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News, events, updates, and tidbits from the Presbyterian Historical Society. Use tags to read related articles or sort by author for similar posts written by PHS staff members and volunteers.

March 10, 2021

--by Douglas McVarish

[This post is the second in a series tracing the history of American Presbyterian Church architecture through individual churches. The first churches to be discussed will be those designated as National Historic Landmarks in recognition of their outstanding historical and/or architectural significance.]

The present home of the Downtown Presbyterian Church congregation was built in 1849, for the First Presbyterian Church of Nashville. Located at 154 Fifth...

February 4, 2021

--by Douglas McVarish

The National Park Service recognizes significant historic buildings, structures, and sites in two ways. Those that possess local and statewide significance may be entered into the National Register of Historic Places. Those that possess national significance may be designated as National Historic Landmarks (NHL).

Each of the nearly 2,600 NHLs represents an outstanding aspect of American history and culture.[1] Just a...

May 11, 2020
Edwin Brumbaugh at Pottsgrove Manor. Image courtesy of the Joseph Downs Collection of Manuscripts and Printed Ephemera, Winterthur Library.

--by Douglas McVarish

The Presbyterian Historical Society turned 100 years old in the mid-twentieth century. Always located in Philadelphia, the Society’s first home was at 821 Chestnut Street. Then, in 1897, the Society moved to the Witherspoon Building at 1319-1323 Walnut Street, a high-rise erected to house...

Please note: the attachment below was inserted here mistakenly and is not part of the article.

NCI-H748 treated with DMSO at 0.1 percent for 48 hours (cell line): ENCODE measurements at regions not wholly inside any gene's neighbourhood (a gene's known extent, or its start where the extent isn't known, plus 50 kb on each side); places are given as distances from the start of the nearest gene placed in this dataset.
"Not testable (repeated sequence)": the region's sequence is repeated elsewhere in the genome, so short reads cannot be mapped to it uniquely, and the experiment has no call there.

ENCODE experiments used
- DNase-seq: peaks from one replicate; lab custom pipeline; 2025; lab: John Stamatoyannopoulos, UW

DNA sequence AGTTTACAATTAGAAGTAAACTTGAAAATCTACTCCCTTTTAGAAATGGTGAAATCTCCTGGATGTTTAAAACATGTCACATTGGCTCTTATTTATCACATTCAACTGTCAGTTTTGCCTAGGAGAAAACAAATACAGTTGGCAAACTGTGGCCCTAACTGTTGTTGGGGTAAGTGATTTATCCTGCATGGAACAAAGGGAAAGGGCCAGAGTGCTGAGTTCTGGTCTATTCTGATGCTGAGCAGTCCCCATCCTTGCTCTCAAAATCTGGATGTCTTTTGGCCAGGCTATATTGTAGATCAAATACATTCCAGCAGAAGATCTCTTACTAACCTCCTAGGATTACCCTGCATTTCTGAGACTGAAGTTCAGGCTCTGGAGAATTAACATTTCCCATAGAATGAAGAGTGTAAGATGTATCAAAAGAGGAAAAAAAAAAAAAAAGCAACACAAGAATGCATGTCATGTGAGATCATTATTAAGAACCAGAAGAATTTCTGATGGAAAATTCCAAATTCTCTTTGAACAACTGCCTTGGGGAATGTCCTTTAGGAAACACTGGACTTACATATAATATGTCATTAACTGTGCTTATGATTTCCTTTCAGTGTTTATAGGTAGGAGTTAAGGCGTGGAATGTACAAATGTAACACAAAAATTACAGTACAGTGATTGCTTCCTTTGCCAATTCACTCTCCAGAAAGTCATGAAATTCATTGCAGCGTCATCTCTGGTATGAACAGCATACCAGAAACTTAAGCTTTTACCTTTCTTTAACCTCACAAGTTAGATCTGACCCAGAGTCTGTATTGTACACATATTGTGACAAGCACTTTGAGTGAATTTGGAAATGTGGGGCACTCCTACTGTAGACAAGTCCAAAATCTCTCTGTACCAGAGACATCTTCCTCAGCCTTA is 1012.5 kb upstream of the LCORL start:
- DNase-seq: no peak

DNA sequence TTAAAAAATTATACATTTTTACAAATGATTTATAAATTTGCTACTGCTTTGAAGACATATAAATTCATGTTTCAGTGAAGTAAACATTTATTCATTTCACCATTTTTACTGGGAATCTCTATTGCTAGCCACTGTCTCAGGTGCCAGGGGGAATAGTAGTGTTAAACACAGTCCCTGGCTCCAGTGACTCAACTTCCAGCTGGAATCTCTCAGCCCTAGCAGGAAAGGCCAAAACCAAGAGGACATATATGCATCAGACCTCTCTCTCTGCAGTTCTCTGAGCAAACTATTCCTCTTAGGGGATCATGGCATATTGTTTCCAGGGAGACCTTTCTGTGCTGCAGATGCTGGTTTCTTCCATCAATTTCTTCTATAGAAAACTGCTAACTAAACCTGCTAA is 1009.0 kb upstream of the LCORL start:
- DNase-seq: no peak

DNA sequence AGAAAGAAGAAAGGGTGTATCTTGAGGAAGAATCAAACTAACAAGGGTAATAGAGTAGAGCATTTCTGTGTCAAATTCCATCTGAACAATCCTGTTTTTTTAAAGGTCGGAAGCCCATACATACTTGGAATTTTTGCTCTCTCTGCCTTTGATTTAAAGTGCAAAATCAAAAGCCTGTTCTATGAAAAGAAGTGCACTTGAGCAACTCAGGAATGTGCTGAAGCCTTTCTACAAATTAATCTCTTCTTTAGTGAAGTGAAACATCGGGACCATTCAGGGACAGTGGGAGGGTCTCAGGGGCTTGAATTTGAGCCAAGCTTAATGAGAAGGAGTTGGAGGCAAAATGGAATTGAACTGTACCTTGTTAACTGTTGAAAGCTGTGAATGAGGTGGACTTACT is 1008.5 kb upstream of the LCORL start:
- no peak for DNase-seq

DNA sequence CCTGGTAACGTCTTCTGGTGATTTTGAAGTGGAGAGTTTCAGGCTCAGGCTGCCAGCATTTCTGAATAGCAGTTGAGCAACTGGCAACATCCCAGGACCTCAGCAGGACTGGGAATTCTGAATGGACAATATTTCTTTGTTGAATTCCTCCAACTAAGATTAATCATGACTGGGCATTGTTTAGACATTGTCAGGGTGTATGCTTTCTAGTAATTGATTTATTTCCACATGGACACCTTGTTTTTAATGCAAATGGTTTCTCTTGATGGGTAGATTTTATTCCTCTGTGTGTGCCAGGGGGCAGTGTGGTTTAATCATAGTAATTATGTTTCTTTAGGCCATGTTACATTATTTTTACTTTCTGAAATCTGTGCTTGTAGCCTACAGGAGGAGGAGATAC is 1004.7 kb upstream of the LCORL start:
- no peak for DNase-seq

April 20, 2020

--by Douglas McVarish

The voluminous sets of records saved by Rev. James L. Doom and the Board of National Ministries, which are now archived at PHS, paint a detailed picture of the influences on the designs of post-World War II Southern Presbyterian churches, as we began to discuss in a previous blog post. Doom’s office files were divided into two major categories: architects and congregations. The architect files document Doom’s...

March 13, 2020

--by Douglas McVarish

The Presbyterian Church, as with other Protestant denominations, has long been active in the design and construction of its church buildings.

In 1844, the General Assembly of the Presbyterian Church in the U.S.A. (Old School) directed its Board of Missions to appoint a Church Extension Committee. The purpose of this committee was to help less prosperous congregations build houses of worship. Similarly, in 1853, the Presbyterian Church in the U.S.A. (New School) appointed its own Committee on Church Erection. In 1870, these two extension agencies...

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